Pole dancing proves to be an exotic workout

Alyssa Navarro
Staff Writer

The fitness industry is a lot like fashion, where old trends come back into vogue but usually with an updated twist.

As 2014 comes to an end, people are looking for fun and intensive workouts that keep their interest but are also effective.

I am one of those people, and in my search, I was presented the opportunity to take a pole dancing fitness class at Romance and Dance in Rancho Cucamonga.

It was my first time, and I was nervous.

Where would my legs go? Would I get all the moves right? Would I be able to hold myself up in certain positions?

The activity of swinging and sliding up and down a metal bar has mainstreamed from dark strip clubs to a workout and even an art form.

I walked into the studio with no experience, an open mind and spandex booty shorts. The best way I can describe the feel of the studio would be a cross between a gym, a nightclub and a Spencer’s Gift Shop. The walls were painted bright pink lined with alternating black and white zebra striped wallpaper.

The instructor, a woman who went by the name Mel, wore booty shorts and six-inch stilettos. You could see the muscles in Mel’s abdomen and thighs flex as she spun around the pole.

The class, “Beginners Pole Aerobics,” is designed for dancers with less than six lessons of experience.

The class is divided into a 30-minute workout boot camp and 30-minute pole fitness.

For the boot camp portion, we ran laps, did squats, push-ups, jumping jacks, dips and multiple stretches to build up our flexibility and strength before we even touched the pole.

By the time we finished the boot camp, my legs felt like noodles.

Mel began the pole part of the class by teaching me how to walk around the pole.

You might wonder why someone needs to be taught how to walk in a circle, but there’s an art to it.

You’re supposed to grip the pole at a particular height, point your toes and guide your motions with your inside foot.

You change direction in a very fluid motion with particular footwork and upper body twists.

Mel taught the first real pole-dancing move called the pinwheel spin.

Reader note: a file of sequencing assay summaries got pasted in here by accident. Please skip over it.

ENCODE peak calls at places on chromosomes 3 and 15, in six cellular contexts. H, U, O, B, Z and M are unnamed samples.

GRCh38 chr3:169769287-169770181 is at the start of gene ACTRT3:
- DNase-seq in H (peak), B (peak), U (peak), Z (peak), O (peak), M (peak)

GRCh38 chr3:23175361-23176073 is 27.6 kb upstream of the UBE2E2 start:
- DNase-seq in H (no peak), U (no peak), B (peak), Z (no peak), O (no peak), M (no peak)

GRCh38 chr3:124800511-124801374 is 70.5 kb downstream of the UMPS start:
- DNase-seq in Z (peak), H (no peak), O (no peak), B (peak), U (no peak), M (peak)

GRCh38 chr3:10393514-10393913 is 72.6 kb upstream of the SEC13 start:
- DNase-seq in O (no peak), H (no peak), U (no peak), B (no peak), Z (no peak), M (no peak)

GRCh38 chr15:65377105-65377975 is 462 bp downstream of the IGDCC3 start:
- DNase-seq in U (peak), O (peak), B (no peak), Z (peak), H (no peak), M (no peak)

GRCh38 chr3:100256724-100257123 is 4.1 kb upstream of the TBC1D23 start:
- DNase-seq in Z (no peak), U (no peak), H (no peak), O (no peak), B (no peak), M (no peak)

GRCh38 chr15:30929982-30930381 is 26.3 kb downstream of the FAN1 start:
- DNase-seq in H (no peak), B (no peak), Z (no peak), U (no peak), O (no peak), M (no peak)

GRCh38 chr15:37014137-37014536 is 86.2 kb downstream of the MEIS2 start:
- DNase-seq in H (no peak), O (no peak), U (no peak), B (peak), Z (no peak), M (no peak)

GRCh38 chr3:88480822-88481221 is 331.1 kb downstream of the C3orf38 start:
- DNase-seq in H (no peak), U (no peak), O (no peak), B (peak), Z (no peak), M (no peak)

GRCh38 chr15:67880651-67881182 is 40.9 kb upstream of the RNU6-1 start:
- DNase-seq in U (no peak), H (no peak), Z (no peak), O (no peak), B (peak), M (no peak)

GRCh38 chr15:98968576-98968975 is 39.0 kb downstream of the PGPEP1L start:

This requires you to walk around the pole, grab it with both hands, kick off the ground, swing your outside leg around the poll, and spin down to the ground.

The move itself is not that difficult, but there’s one thing that I learned and it’s that pole dancing hurts.

Watching experienced dancers glide down their poles in movies, I did not anticipate the amount of friction that occurs between your bare skin and the pole.

I also learned that it takes a lot of time, effort and skill to actually look sexy when pole dancing.

All in all, I have a new found respect for people who can pole dance.

It requires an intense amount of raw strength from every part of your body.

Even at a beginning level, you need to be in very good shape because you must be able to handle your own body weight.

If you’re in the market for a fun way to be physically active while focusing on improving your coordination, balance, endurance, flexibility and strength, then pole fitness may be right up your alley.

If the more sultry elements that come along with this style of class, such as trying out moves like “booty up” and swiveling your hips leave you feeling more self-conscious than they do empowered, then this may not be the class for you.

The truth of the matter is you don’t have to be an exotic dancer to be successful in a pole fitness class.

All you need is a great attitude and a desire to have fun while working out.

Alyssa Navarro can be reached at alyssa.navarro@laverne.edu.

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